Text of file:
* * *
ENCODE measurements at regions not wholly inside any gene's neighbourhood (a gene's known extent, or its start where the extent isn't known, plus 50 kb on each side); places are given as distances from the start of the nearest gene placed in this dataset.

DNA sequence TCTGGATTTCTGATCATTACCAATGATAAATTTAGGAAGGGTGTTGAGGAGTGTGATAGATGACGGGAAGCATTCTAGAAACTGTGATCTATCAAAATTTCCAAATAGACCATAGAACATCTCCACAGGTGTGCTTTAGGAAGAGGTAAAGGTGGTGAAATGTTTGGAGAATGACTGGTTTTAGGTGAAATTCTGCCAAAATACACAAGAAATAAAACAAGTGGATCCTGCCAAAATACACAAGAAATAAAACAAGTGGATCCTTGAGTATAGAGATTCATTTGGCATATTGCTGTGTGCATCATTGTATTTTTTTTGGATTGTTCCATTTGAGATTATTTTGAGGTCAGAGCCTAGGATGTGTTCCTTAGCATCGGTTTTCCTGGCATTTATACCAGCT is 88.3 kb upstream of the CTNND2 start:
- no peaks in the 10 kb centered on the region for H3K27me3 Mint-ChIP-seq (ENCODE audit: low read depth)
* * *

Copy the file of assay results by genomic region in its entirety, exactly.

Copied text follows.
ENCODE measurements at regions not wholly inside any gene's neighbourhood (a gene's known extent, or its start where the extent isn't known, plus 50 kb on each side); places are given as distances from the start of the nearest gene placed in this dataset.

DNA sequence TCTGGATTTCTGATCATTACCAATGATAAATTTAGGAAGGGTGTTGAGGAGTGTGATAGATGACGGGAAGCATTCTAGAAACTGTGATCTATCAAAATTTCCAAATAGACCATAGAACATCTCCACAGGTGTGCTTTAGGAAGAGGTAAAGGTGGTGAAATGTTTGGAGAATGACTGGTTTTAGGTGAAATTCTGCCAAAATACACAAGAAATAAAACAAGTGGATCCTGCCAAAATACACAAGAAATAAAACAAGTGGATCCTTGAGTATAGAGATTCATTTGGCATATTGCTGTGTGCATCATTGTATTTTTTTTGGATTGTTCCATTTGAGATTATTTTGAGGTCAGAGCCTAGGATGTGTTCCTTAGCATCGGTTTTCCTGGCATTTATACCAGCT is 88.3 kb upstream of the CTNND2 start:
- no peaks in the 10 kb centered on the region for H3K27me3 Mint-ChIP-seq (ENCODE audit: low read depth)